Has your company already decided to use 8?

I've decided to dl this and learn what I can of it. We won't be migrating, but I'm sure some customers will, so I may as well get a jump on it.

Redeemed
03-12-12, 09:00 AM
Has your company already decided to use 8?

I've decided to dl this and learn what I can of it. We won't be migrating, but I'm sure some customers will, so I may as well get a jump on it.

Because of this I'm going to keep Win8 installed in a VM. Will have to learn the intricacies of this new OS so I may better serve any clients that are using it.

Cylphid
03-12-12, 09:30 AM
Because of this I'm going to keep Win8 installed in a VM. Will have to learn the intricacies of this new OS so I may better serve any clients that are using it.

Yep - it can't hurt, and we all know there will be a ton of oem machines out there using it. I don't want to get bitten by the "you look stupid" bug in front of a client :lol:

Bman212121
03-12-12, 09:02 PM
I totally agree. I thought all the negative feedback so far would sway MS, but apparently they know what we want better than we do. :p

The only place I seem to see a lot of negative feedback is from comments and forums. If you read well written articles by tech journalists there is a lot more positive feedback.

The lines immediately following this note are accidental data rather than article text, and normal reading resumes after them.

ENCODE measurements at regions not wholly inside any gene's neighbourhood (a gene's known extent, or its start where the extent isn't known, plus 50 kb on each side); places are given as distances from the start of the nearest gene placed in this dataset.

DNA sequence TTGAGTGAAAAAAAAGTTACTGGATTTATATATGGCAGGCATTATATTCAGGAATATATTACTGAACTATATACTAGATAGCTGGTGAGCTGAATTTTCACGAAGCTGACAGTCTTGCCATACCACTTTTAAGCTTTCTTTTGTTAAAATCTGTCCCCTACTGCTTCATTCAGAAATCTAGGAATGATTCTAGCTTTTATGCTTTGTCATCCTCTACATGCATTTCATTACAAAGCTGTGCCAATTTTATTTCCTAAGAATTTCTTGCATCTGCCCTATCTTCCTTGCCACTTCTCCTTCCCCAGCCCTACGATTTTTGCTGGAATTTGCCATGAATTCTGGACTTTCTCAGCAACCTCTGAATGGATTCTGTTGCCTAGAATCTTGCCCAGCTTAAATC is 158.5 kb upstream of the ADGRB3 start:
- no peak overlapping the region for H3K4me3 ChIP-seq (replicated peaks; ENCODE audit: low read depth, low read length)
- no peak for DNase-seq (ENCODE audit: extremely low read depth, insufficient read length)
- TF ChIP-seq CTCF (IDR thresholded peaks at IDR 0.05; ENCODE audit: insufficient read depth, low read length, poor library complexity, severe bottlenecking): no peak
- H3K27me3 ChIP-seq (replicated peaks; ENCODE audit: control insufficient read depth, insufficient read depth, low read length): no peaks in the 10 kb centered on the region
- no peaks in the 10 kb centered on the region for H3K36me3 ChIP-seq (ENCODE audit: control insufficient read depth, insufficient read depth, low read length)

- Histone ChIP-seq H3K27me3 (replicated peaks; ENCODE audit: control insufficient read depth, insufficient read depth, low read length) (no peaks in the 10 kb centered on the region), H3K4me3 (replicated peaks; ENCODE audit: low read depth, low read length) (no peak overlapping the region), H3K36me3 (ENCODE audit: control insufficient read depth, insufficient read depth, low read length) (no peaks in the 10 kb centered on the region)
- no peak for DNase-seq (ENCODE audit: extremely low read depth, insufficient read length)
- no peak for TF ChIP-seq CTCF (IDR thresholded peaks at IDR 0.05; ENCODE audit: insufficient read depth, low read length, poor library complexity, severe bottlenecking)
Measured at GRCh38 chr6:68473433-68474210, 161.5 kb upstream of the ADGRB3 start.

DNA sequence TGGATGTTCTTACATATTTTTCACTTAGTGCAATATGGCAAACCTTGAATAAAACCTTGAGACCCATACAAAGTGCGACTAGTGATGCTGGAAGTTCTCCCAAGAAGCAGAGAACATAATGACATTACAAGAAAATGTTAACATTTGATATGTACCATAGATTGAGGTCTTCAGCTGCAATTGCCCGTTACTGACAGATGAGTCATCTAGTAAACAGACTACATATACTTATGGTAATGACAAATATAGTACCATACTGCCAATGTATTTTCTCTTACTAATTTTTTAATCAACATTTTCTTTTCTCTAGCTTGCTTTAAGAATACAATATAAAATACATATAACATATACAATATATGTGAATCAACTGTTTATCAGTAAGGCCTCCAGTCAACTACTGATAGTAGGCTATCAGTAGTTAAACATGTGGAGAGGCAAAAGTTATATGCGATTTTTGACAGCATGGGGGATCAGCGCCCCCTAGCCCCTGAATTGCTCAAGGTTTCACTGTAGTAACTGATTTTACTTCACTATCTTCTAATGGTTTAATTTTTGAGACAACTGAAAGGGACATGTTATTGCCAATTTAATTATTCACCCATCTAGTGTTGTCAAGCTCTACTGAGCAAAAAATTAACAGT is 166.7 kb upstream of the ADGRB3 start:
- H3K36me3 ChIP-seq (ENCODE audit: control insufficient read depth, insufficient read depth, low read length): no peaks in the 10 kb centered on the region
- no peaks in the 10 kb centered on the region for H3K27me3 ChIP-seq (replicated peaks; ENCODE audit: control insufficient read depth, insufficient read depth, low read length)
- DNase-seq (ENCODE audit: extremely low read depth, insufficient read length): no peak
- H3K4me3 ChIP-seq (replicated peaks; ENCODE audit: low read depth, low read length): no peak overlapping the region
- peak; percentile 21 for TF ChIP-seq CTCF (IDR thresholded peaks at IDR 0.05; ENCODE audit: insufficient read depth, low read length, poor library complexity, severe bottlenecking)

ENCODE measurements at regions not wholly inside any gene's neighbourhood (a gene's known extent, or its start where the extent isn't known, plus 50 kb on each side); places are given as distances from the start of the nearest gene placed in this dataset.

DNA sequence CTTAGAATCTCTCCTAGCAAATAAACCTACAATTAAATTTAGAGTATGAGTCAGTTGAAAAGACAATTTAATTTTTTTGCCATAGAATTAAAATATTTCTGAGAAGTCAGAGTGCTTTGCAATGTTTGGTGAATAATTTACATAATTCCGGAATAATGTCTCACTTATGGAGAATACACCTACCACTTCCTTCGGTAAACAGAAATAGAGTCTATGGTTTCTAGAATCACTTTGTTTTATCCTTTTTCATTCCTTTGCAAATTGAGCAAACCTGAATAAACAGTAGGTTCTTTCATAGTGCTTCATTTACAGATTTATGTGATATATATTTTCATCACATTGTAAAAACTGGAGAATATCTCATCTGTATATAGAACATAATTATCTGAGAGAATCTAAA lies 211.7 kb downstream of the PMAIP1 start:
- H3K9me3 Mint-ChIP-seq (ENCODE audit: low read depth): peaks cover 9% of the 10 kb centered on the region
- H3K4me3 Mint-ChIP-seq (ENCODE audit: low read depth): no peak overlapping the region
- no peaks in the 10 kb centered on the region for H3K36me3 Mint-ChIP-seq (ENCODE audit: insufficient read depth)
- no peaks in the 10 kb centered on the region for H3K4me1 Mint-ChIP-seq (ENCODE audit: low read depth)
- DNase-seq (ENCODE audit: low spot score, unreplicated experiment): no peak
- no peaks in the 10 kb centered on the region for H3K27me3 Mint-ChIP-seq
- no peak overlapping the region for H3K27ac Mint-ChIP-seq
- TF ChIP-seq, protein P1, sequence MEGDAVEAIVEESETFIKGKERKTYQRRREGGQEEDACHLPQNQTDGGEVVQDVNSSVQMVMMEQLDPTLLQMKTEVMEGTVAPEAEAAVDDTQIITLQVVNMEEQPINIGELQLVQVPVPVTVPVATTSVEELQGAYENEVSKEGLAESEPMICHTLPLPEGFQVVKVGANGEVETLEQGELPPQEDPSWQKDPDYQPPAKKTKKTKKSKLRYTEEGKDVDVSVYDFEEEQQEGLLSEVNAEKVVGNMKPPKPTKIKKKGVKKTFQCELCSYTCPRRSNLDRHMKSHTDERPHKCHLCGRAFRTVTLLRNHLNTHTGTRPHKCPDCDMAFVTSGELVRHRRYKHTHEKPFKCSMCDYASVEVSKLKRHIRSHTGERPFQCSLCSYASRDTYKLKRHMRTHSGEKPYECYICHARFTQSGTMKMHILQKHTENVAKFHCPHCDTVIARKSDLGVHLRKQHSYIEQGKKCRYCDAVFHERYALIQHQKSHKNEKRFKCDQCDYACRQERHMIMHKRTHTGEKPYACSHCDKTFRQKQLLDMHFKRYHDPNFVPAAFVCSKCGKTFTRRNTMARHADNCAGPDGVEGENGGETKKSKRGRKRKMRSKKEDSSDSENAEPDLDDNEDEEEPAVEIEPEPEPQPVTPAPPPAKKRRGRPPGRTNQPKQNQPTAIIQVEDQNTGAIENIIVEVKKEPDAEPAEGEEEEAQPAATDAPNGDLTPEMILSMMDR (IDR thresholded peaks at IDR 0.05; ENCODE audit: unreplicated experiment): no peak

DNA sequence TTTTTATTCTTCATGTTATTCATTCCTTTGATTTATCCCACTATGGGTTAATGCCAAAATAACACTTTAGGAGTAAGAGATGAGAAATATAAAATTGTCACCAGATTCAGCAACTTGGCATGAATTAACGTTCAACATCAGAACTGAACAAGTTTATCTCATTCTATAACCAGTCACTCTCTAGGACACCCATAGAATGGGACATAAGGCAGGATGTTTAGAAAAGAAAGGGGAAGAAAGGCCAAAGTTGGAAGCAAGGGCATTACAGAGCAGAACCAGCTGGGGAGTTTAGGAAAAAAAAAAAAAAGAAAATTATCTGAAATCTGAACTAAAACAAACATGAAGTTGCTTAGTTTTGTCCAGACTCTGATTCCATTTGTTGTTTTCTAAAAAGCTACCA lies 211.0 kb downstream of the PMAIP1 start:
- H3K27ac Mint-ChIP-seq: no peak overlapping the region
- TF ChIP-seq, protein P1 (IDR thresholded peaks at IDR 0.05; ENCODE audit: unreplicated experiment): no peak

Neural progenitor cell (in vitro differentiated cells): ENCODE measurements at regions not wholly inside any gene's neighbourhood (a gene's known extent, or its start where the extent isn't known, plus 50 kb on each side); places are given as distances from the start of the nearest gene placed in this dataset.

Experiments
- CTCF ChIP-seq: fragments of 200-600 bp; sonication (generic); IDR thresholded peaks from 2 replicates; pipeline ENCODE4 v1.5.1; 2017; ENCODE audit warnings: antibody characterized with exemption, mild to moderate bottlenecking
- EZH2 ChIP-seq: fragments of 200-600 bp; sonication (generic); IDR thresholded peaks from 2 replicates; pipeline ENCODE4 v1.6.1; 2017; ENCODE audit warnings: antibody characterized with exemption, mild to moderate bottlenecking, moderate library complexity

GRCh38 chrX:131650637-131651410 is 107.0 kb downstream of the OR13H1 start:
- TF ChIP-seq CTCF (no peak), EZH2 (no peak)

I'd say you really want to learn metro because you'll be supporting it on a lot more than just desktops. Windows 8 is definitely going to be needed for laptops to be able to compete with devices like the Transformer Prime. If I had a device like that running Windows 8 it would be simply amazing. I could definitely see laptop makers really start pushing touch screens to help sell new laptops, so it only makes sense to have Windows 8 to fully utilize them.

Like Slawter said, the anandtech review is definitely worth a read. There are a whole lot of other neat features in Windows 8 that are going to be worth upgrading for. I might start using the backup software now that it supports something similar to Time Machine. If you don't know what that is it's a piece of software on OS X that saves all of your changes and lets you revert back to any point in time. Think of it as incremental backups for all of your files where you can revert a file back to an older date. It's definitely a good piece of software and a welcome addition to have something like it in Windows. One other thing I learned was another way search is faster on Metro. If you're on the start screen simply start typing and it will start searching for you.

six_storm
03-12-12, 09:40 PM
Has your company already decided to use 8?

I've decided to dl this and learn what I can of it. We won't be migrating, but I'm sure some customers will, so I may as well get a jump on it.

Our company tries real hard to stay on top of the tech game, so we will install it just mainly to be familiar with it. Most guys won't take the time to keep a VM on hand for fun.

I'm not sure if we will recommend it or not, but I'm sure that people will go out to their Best Buy stores, buy the cheapest thing and expect it to work perfectly on their corporate network. We still gotta support it. :(

Either way, I think Win8 will do just fine once users get used to it. It's basically Win7 with the Metro UI. And heck, find a way to disable Metro and you'll have a rocking OS.

Redeemed
03-12-12, 10:58 PM
:lol:

Well said, Cylphid. :D

Cylphid
03-13-12, 05:04 AM